Do you tend to put off some of the things you need to get done? Most of us do, at least some of the time. Yet, we all know that putting things off doesn’t make them go away.  To  push  past  your  desire to procrastinate, try some of these tips:

  1. Stop badgering yourself. Many times people are their own worst critics. But mentally berating yourself only drives you deeper into guilt instead of spurring you to action. In fact, it’s been found that self-compassion actually helps to motivate people more than self-blame.
  2. Since we need to exert a certain amount of self-control to get ourselves to do things that we don’t want to do, keep in mind what we’ve learned in recent years about how to develop more self-control:  self-control, like a muscle, gets stronger with practice. So, the more you practice self-control, the less you will have to struggle to push past procrastination. At the same time, you don’t want to overdo it because your self-control “muscle” needs time to rest and recharge.
  3. Ask yourself what’s blocking you from doing what you need to do and then figure out how to address the issue that’s getting in your way. It could be that the task too big and you need to break it into smaller steps. Maybe you find the task boring and you need to develop a way to make it more interesting. Perhaps you need to get more organized before you can begin working on the task. Possibly you simply need to rest and allow your self-control “muscle” to recharge. Whatever your reason for procrastinating, approach the task in a way that will enable you to address your specific concern and move toward accomplishing your goal.
  4. Remind yourself of times in the past when you’ve successfully accomplished your goals, and think about what strategies were helpful in those situations. Try to apply those lessons now.
  5. If past experience indicates that a particular task is likely to be very difficult for you to accomplish, it may be helpful to  seek out additional information, learn new skills, or look for assistance. Don’t allow negative thoughts about the past to determine your present.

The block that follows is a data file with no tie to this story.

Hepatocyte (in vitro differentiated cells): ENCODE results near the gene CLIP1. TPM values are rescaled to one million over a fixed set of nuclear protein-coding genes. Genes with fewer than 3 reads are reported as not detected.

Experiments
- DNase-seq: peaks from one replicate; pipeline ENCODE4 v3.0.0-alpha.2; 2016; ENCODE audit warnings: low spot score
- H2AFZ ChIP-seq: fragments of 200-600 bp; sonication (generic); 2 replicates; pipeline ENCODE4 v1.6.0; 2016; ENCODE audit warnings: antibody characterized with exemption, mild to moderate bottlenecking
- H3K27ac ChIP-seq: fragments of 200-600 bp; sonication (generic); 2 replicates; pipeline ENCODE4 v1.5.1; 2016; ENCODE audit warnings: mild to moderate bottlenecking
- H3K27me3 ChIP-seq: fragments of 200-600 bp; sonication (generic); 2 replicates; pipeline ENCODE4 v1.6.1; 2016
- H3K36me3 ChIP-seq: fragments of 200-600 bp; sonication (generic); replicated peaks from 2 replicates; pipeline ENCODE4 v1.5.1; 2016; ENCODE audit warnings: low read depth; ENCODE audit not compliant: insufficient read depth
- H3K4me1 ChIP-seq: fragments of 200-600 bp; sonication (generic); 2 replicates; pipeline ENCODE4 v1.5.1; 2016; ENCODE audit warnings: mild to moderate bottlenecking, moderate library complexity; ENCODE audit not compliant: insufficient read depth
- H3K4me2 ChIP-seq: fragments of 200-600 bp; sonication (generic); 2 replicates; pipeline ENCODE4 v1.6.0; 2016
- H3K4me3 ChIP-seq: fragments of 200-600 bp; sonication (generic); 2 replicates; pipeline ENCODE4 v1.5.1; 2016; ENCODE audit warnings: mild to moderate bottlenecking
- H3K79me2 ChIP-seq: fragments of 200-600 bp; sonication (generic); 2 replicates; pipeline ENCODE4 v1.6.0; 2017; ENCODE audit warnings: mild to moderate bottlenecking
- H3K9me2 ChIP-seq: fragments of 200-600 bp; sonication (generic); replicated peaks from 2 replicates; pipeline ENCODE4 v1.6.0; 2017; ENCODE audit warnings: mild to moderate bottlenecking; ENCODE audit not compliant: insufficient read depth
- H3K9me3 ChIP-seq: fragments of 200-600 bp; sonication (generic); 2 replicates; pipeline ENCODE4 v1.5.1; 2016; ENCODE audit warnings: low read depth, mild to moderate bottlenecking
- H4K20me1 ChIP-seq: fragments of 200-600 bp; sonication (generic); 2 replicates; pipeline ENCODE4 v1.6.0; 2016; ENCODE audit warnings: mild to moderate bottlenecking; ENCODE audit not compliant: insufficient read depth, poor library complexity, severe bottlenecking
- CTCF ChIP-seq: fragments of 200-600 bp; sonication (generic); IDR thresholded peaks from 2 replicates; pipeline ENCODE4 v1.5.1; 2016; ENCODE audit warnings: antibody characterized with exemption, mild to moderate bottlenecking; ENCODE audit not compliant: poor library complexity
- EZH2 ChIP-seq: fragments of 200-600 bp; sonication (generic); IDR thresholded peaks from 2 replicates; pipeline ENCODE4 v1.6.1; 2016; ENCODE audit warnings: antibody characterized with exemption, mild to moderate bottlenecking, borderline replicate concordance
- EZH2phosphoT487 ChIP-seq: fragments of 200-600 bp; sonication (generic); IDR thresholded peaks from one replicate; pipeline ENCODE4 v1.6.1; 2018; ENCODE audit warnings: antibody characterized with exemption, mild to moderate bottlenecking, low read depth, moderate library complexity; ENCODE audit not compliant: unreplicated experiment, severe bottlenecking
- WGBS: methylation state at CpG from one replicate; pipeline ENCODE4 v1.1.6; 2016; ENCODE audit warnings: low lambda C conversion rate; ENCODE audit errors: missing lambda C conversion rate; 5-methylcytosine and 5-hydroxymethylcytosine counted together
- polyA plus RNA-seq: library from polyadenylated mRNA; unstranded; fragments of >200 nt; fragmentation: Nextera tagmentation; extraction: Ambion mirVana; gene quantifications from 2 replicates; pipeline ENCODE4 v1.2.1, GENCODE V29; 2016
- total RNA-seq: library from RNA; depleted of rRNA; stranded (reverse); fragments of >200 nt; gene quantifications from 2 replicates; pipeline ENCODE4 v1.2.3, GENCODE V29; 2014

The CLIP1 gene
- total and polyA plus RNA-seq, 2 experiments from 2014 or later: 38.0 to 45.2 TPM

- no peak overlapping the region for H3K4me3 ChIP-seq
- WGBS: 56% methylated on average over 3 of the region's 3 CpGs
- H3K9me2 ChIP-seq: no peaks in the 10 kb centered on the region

6. Make a list of your reasons for wanting to accomplish this task. Write down: (1) how you will benefit by doing this; (2) how you imagine it will feel to have it finished; and (3) what negative things will happen if you don’t get this done.
  7. Go public with your goal, and have others hold you accountable. This has been shown to be a very helpful strategy for accomplishing goals.
  8. Eliminate temptations and distractions that can take your attention away from your task, such as the computer, TV, phone, etc. Instead, use those temptations as a reward for meeting the smaller goals you set.
  9. If you are truly struggling to get started, try to take just a small step. Doing even a small amount of the task can dramatically increase the likelihood that you will finish. The small amount you work on doesn’t even have to be the first step in the process either; it’s fine to skip ahead to a part that is less difficult for you to accomplish.

Finally, once you finish the job, think about what you helped you succeed and how you can apply that lesson in the future. And, be sure to take time to recognize your efforts and accomplishments.